Networking (Dortmund Vital Study)

Do-Sky-blauPrinciple investigators:
Patrick Gajewski, Stephan Getzmann, Edmund Wascher

Staff:
n.a.

Funds:
n.a.

Cooperation/partners:
Christian Beste (Uni-Klinikum Dresden), Edward J. Golob (Tulane University), Nikolai Axmacher, Robert Kumsta, Sebastian Ocklenburg (Ruhr-Universität Bochum).

A central prerequisite for better understanding of healthy aging is to learn more about the interplay of aging on basic cognitive functions and the role of factors modulating age-related changes. The identification of endogenous (e.g., immunological status, infections, diseases) and environmental (e.g., education, work conditions, stress, lifestyle) modulating factors on cognitive aging is therefore one major topic. The IfADo meets this challenge and investigates age-relevant processes and functions at different levels – from the biochemical and cellular to the behavior level. In collaboration with all the departments of the IfADo a number of previously unknown modulating factors on healthy aging could be revealed. A current interdisciplinary study, for example, discovers the relationship of burnout, aging, and immunological parameters in a group of professionals experiencing high emotional stress.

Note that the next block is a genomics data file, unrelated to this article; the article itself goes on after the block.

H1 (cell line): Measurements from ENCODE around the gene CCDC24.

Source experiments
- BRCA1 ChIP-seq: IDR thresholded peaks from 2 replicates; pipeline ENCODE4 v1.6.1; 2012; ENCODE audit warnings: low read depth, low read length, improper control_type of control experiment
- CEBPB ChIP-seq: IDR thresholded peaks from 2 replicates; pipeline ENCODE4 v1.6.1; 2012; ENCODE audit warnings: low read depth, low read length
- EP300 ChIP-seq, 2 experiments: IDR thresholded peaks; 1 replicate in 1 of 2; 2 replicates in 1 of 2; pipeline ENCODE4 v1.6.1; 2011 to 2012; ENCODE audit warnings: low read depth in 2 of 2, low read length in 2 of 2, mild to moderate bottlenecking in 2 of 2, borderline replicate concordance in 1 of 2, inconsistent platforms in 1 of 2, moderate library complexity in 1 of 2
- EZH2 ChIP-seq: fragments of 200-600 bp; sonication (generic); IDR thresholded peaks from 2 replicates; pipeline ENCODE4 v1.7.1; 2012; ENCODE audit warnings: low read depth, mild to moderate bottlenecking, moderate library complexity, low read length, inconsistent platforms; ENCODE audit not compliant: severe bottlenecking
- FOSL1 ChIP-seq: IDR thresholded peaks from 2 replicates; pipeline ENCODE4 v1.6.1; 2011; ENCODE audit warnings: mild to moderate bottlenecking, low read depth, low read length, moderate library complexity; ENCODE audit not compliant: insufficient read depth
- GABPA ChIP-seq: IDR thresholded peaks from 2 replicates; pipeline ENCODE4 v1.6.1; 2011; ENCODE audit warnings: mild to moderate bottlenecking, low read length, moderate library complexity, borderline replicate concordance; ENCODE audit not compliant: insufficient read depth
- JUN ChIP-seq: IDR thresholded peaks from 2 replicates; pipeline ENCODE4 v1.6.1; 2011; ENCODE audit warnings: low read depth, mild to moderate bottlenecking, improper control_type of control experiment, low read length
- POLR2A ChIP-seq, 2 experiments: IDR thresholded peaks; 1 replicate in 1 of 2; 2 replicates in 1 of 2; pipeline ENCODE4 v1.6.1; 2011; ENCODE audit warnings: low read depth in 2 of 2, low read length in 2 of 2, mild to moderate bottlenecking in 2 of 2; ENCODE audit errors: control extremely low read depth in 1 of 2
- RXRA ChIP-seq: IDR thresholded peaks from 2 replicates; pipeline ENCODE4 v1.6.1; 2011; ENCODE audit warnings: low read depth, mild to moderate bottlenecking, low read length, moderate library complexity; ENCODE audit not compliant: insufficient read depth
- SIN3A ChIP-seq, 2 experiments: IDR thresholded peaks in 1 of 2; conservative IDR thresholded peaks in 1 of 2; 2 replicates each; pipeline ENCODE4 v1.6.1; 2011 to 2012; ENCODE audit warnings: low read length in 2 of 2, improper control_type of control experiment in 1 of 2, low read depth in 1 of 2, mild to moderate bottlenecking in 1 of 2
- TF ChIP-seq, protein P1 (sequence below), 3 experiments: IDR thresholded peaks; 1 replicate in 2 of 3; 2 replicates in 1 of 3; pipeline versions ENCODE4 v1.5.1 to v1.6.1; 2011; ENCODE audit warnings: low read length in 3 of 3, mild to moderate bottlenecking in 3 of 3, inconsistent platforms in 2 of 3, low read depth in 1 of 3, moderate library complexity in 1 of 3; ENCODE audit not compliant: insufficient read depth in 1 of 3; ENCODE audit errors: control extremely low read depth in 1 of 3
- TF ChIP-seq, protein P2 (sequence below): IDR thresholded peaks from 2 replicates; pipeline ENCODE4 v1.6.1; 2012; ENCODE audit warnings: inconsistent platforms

As a logical consequence of our previous insights, the IfADo started the ‘Dortmund Vital Study’ in 2015. In the course of the next years, data of a cohort of younger, middle-aged, and older subjects will be gathered that undergo an extensive test battery of EEG-based tasks. In this comprehensive, multi-year project the influences of a wide range of modulating factors (e.g., work conditions, stress, lifestyle, physical fitness, infections, personality traits) on cognitive functions and their neurophysiological correlates will be tested. By follow-up measurements (every 5 years) and the combination of elaborated experimental paradigms reflecting basic cognitive functions (such as attention, executive control, memory updating), modern EEG methodology, and the analysis of relevant biochemical data, the ‘Dortmund Vital Study’ will allow us to develop and evaluate highly specific hypotheses on the mechanisms of healthy aging. Work-related human functions and the role of work conditions (like stress and job satisfaction) will be of particular interest.